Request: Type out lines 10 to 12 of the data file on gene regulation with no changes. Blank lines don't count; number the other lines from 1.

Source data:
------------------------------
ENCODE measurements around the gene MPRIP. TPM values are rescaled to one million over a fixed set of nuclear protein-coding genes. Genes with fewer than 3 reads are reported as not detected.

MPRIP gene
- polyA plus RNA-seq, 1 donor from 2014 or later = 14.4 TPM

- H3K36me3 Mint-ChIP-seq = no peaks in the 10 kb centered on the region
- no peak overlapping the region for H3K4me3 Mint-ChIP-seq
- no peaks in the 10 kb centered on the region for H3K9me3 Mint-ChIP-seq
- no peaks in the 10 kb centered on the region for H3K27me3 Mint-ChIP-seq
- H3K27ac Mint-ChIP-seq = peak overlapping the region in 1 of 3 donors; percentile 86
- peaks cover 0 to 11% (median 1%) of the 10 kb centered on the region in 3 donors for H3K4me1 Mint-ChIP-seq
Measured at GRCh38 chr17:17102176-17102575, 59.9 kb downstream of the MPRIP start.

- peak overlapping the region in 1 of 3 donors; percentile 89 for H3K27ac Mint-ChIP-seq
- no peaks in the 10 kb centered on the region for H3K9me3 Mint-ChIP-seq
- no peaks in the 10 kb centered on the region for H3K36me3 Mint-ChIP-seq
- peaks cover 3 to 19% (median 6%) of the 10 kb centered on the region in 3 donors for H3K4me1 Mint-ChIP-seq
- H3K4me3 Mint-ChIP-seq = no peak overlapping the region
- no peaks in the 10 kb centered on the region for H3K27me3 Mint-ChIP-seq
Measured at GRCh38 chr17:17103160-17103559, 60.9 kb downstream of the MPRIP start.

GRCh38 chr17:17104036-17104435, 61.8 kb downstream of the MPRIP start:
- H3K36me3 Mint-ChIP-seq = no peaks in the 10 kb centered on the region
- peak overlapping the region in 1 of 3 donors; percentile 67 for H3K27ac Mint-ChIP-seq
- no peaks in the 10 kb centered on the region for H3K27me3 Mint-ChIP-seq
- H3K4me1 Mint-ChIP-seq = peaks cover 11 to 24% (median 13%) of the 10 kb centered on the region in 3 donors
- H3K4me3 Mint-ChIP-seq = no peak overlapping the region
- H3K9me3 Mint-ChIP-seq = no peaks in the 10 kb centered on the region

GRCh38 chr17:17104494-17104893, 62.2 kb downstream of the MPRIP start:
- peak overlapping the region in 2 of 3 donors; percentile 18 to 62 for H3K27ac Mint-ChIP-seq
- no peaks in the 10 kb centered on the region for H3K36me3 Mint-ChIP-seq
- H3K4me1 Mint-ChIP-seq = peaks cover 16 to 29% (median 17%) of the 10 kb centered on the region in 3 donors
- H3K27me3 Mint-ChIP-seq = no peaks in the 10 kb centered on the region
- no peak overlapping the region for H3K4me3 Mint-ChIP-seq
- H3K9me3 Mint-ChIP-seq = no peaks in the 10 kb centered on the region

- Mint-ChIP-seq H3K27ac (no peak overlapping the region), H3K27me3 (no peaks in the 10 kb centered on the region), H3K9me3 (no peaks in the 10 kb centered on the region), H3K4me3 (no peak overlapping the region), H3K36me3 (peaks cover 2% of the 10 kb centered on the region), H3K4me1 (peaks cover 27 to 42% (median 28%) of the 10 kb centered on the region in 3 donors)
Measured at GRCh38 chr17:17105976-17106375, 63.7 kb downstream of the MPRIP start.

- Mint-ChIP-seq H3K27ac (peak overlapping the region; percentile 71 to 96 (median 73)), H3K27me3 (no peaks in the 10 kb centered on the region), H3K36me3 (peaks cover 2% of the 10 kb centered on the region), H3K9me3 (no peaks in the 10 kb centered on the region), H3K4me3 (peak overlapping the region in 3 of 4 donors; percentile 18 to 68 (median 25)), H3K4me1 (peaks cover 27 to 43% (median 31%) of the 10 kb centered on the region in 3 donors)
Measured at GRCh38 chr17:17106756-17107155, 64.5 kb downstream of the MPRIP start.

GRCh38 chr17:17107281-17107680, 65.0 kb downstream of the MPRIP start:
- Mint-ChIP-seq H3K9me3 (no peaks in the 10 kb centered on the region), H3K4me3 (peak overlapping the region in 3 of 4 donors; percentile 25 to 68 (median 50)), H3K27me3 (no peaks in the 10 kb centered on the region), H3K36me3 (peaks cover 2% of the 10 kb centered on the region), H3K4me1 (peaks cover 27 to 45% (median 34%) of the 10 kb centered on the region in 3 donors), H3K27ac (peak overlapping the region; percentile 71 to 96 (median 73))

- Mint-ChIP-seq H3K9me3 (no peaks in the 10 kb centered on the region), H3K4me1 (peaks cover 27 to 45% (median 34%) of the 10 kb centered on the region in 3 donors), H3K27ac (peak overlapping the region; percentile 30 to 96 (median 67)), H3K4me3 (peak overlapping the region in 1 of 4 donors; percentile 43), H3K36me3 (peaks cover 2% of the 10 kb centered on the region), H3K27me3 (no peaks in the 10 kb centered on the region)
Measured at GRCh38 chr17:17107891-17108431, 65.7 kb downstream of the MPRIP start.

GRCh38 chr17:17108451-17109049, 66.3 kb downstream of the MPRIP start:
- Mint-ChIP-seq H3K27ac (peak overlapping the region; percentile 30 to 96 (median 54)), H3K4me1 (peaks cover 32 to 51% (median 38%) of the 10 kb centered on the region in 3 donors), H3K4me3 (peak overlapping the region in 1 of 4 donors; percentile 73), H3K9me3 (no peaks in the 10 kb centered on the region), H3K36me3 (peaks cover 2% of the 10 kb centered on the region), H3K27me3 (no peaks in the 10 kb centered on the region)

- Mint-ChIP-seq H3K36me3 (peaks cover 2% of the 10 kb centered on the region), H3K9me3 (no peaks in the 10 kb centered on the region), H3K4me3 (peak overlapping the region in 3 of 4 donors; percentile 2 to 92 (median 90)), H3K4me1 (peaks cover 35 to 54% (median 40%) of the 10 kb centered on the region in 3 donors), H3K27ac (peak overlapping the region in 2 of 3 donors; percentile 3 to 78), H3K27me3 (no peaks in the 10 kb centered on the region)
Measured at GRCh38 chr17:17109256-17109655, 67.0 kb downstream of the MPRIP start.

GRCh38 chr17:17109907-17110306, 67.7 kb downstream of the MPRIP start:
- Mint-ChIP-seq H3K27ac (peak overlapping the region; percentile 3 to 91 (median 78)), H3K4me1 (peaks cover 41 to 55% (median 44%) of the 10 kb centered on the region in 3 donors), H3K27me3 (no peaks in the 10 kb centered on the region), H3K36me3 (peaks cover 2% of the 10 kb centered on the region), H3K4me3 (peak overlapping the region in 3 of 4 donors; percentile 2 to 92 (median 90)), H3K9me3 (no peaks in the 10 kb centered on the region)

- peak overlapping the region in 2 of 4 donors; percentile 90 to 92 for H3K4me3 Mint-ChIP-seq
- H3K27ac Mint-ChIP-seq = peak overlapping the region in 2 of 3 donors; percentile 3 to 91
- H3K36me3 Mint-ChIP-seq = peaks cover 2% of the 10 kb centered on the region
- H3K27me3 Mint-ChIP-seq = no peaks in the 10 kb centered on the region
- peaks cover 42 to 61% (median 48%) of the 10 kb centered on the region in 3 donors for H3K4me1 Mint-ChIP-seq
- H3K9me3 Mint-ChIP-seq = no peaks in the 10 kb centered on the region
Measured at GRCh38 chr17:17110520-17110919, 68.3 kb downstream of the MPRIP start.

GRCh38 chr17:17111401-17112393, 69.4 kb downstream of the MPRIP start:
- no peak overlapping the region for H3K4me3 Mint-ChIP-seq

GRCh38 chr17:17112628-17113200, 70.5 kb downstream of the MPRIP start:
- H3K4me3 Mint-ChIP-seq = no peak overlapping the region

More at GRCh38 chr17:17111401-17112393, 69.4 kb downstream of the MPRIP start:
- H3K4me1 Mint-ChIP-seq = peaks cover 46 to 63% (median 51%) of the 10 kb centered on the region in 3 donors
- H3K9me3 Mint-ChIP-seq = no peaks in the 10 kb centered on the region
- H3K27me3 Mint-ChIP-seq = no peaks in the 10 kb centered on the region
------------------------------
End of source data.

Measured at GRCh38 chr17:17102176-17102575, 59.9 kb downstream of the MPRIP start.

- peak overlapping the region in 1 of 3 donors; percentile 89 for H3K27ac Mint-ChIP-seq
- no peaks in the 10 kb centered on the region for H3K9me3 Mint-ChIP-seq